Bioparc Valencia#9 in Best Things To Do in Valencia
The Bioparc Valencia is a 25-acre zoo, located in the northwest area of the city. But this isn't just any kind of zoo – it's an immersion zoo, which means it removes or hides many of the barriers most zoos put in place between different species, including the humans. Species that naturally (and safely) reside together in the wild are placed together, while other gentle species, like lemurs for instance, are free to meet humans face to face. Other barricades are simply hidden to give visitors the feeling of being out in the wild. The park aims to recreate the African continent, with animals like zebras, Nile crocodiles, giraffes and elephants spread across four main habitats.
Past visitors enjoyed the chance to see the animals close up and found the unique layout an interesting departure from the typical zoo. Keep in mind the Bioparc's rules concerning the animals: They shouldn't be touched or fed, nor should they be disrupted by yelling or flash photography. Other than that, use your common sense: No jumping over the fence to meet the tigers. Reviewers suggested setting aside two to three hours to tour the attraction.
Bioparc Valencia is generally open every day from 10 a.m. to 6 p.m.; during the summer months it welcomes visitors until 9 p.m. To reach the zoo, you can walk along the Turia riverbed in the direction of Parque de Cabecera or take the metro lines 3, 5 or 9, jumping off at the Nou d'Octubre stop. Bus Nos. 73, 95, 98 and 99 will also take you to the Bioparc. Admission to the zoo costs about 24 euros (around $25) for adults and 18 euros (approximately $19.50) for children 4 to 12. Admission is free for kids 3 and younger. There are several eateries on-site, as well as a playground. For more information, check out the official website.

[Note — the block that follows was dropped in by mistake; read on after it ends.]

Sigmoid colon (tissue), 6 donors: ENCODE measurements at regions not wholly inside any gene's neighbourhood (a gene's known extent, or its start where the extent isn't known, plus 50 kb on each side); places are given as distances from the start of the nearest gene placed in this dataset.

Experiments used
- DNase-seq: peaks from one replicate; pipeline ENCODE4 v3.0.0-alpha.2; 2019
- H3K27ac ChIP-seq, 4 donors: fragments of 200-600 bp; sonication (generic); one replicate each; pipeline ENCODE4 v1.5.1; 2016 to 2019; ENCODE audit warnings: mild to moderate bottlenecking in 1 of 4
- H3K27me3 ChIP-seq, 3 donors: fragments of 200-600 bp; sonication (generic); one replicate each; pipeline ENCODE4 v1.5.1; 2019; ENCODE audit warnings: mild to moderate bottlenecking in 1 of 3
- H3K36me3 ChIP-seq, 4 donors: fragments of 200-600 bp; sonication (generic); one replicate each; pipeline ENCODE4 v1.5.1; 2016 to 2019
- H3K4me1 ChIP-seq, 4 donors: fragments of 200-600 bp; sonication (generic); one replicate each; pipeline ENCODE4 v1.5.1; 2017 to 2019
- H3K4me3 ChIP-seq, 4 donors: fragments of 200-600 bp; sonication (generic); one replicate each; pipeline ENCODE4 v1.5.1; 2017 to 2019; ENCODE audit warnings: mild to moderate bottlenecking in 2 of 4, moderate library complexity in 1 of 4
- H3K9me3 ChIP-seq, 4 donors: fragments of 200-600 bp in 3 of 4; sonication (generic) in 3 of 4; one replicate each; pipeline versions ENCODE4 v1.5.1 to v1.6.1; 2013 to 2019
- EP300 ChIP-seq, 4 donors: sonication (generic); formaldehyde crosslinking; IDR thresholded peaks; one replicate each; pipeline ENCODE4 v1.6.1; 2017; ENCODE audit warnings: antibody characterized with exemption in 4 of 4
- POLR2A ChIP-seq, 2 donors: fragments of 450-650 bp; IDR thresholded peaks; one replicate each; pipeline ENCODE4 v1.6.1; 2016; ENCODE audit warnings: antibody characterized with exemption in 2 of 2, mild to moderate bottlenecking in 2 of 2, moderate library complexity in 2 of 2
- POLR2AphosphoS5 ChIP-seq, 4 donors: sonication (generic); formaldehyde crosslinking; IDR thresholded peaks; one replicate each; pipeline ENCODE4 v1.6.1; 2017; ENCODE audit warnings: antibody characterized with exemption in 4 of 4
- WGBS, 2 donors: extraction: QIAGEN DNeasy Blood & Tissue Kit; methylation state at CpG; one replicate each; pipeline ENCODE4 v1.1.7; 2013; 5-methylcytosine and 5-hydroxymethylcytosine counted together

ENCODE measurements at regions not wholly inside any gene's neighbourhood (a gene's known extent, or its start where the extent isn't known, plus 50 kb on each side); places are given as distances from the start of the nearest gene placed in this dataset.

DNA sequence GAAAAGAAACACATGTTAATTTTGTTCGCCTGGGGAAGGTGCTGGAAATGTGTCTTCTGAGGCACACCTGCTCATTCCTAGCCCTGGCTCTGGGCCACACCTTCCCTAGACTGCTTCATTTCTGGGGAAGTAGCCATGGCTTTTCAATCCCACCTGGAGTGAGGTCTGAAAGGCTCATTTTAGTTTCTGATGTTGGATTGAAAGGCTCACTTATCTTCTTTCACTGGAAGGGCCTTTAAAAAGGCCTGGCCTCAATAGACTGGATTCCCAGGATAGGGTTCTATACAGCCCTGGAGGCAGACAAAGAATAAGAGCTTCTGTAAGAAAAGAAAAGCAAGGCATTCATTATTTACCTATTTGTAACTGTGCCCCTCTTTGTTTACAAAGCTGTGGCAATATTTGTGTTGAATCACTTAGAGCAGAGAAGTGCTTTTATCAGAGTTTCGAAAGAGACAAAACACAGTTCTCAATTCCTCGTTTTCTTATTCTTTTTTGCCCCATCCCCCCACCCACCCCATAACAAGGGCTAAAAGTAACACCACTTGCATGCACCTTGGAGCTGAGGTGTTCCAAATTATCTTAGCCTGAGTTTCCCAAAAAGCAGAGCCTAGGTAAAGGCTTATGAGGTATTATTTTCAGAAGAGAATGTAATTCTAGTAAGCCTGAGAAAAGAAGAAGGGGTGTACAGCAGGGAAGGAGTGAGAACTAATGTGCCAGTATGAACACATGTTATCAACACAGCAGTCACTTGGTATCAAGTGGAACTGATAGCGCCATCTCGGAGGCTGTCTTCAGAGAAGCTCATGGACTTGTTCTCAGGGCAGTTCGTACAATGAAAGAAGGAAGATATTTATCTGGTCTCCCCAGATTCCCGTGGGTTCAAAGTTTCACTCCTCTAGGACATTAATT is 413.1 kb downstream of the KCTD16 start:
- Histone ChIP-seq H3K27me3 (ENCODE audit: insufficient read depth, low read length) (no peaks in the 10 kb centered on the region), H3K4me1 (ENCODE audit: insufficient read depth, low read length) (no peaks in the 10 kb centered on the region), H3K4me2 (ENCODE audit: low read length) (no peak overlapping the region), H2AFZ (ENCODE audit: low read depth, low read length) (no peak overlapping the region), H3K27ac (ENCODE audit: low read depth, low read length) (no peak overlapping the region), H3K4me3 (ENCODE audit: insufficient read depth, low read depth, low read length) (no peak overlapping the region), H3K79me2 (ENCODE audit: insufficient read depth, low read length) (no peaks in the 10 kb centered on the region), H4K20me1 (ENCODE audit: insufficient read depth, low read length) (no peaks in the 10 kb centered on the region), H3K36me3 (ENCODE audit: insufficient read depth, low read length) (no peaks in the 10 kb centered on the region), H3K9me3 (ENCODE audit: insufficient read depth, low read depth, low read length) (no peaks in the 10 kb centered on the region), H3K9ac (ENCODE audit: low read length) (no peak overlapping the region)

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#1 Turia Gardens (Jardi del Turia)
The Jardí del Túria (or the Garden of the Turia) might seem odd to newcomers, seeing as how it boasts more than a dozen bridges built to span a river that's no longer there. One of the country's largest urban parks, Jardí del Túria was built after a fatal 1957 flood of the Turia river, which was then diverted over the course of the mid-to-late 1960s. Today, the gardens shelter orange and palm trees and rose bushes among the wide variety of flora. The park's facilities also include cafes, football (i.e., soccer) fields, children's play areas, rugby pitches, fountains, baseball diamonds, running tracks, skate parks and miniature golf courses. Predictably, the park is especially popular with runners and cyclists. It is also ideal for families with children.
The green space is highly appreciated by recent visitors for the range of activities on offer as well as the peaceful atmosphere.
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